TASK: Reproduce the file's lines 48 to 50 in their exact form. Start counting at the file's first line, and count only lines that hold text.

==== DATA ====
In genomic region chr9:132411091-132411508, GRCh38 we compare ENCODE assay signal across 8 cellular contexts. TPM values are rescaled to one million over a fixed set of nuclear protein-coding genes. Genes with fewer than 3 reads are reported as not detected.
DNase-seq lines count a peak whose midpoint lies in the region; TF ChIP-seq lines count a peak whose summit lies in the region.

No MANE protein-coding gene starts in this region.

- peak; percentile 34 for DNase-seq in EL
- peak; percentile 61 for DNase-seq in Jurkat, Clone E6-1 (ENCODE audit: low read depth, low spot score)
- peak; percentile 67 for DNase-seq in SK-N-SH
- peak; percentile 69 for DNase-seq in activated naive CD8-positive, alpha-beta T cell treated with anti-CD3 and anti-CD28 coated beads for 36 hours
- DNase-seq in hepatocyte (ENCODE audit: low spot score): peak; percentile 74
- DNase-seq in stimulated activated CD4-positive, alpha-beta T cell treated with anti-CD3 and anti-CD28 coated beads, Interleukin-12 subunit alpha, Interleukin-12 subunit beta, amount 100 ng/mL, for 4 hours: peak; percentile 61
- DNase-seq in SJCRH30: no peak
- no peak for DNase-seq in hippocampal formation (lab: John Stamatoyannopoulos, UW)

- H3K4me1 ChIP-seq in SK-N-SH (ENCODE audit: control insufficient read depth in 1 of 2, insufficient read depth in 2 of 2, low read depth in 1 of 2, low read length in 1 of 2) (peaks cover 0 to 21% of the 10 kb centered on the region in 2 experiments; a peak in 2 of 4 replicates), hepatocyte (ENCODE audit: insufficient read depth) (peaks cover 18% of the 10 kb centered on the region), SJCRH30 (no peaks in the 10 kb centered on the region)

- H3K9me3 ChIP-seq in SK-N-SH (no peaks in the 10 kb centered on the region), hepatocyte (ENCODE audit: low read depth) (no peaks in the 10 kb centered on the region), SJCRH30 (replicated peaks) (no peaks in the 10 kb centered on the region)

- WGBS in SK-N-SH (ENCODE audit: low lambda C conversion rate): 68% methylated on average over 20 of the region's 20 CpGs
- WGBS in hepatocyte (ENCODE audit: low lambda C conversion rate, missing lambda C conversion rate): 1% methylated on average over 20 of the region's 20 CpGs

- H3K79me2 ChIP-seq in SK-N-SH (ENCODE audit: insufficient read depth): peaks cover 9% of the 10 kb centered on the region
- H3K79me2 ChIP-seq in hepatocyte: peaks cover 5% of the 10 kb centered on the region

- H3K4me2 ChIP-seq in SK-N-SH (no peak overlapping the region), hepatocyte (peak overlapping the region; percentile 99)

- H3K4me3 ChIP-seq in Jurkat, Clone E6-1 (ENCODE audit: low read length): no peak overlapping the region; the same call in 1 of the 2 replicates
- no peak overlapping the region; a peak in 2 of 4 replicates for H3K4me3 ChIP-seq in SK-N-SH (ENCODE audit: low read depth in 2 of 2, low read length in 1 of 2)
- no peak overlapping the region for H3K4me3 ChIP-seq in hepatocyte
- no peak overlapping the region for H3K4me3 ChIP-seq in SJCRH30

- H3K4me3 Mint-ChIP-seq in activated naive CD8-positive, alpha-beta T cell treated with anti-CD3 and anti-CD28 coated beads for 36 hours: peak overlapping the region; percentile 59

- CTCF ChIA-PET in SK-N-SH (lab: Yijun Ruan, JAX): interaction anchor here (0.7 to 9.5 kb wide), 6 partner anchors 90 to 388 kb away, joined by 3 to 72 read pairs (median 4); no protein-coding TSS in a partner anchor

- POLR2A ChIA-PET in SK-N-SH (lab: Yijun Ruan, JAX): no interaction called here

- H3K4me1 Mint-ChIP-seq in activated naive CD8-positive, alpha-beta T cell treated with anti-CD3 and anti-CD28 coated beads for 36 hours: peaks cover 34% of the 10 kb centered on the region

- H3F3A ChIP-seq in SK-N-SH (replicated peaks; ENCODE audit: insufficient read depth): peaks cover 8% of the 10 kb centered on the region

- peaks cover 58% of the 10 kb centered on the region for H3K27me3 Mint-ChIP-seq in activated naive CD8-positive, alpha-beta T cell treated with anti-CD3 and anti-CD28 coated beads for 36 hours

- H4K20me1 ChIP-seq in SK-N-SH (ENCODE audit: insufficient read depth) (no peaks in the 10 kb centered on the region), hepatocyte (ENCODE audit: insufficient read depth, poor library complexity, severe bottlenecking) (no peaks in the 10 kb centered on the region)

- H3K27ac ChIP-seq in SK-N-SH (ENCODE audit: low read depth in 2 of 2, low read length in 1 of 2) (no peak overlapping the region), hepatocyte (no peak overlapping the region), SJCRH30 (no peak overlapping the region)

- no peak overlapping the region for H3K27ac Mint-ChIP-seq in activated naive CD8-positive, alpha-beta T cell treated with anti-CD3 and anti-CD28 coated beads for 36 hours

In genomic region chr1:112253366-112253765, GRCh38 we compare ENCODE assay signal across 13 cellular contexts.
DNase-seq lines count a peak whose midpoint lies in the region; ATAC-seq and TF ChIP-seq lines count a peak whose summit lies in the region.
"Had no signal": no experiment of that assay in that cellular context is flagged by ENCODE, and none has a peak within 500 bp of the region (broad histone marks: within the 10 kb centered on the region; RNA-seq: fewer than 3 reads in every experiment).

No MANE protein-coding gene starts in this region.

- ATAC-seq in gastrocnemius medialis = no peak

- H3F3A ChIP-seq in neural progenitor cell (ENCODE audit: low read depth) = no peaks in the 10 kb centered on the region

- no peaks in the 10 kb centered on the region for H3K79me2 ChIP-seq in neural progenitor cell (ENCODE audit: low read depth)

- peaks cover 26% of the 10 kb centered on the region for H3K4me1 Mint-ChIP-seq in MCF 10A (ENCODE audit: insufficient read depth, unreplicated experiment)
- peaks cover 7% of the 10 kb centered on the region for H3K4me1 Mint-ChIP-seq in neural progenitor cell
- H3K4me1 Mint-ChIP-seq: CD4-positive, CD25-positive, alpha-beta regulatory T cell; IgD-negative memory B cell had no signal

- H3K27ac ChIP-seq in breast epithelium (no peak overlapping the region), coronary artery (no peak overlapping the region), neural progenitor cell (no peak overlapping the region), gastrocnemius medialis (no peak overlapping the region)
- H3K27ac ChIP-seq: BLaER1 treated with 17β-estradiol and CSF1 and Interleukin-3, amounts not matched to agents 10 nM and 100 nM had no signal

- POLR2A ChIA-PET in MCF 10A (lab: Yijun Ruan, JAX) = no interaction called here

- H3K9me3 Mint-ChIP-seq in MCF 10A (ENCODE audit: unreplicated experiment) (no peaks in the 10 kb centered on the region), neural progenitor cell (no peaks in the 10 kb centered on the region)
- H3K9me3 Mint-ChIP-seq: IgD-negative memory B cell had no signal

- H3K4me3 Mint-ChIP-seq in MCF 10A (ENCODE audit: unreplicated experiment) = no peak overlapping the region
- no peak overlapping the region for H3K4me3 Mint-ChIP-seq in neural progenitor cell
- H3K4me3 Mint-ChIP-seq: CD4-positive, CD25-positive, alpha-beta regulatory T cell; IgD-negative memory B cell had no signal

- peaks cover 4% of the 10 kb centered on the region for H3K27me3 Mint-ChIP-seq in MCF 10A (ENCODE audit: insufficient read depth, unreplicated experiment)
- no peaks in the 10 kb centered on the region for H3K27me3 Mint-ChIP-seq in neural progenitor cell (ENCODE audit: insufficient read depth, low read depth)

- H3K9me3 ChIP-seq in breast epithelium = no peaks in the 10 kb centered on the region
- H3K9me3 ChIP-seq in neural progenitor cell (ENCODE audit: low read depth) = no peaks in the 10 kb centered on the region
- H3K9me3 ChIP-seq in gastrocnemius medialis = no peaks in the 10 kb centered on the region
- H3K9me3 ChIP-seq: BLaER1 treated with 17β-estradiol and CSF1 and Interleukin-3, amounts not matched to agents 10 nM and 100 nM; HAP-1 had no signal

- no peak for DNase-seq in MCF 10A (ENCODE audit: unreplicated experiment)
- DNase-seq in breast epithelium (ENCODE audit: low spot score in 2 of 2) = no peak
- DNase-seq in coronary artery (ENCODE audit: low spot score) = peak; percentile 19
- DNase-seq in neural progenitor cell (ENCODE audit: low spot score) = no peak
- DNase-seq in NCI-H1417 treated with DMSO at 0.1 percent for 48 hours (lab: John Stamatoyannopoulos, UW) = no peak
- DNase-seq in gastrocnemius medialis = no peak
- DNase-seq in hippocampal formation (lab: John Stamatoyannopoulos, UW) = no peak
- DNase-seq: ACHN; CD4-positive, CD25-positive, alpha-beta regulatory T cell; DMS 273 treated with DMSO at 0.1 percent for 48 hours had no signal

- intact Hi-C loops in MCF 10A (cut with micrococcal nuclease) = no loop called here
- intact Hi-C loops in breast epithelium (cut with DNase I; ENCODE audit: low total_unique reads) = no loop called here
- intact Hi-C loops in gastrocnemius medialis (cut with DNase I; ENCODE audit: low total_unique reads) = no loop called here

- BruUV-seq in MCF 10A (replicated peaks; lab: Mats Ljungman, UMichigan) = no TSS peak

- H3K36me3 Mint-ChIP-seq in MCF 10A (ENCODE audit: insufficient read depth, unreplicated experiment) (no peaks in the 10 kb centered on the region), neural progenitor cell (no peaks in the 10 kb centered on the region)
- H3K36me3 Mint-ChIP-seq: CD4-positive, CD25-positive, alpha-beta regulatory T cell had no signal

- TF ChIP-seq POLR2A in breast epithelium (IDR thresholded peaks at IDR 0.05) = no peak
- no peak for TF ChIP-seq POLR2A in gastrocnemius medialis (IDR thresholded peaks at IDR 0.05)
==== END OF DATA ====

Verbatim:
- no peak overlapping the region for H3K4me3 Mint-ChIP-seq in neural progenitor cell
- H3K4me3 Mint-ChIP-seq: CD4-positive, CD25-positive, alpha-beta regulatory T cell; IgD-negative memory B cell had no signal

- peaks cover 4% of the 10 kb centered on the region for H3K27me3 Mint-ChIP-seq in MCF 10A (ENCODE audit: insufficient read depth, unreplicated experiment)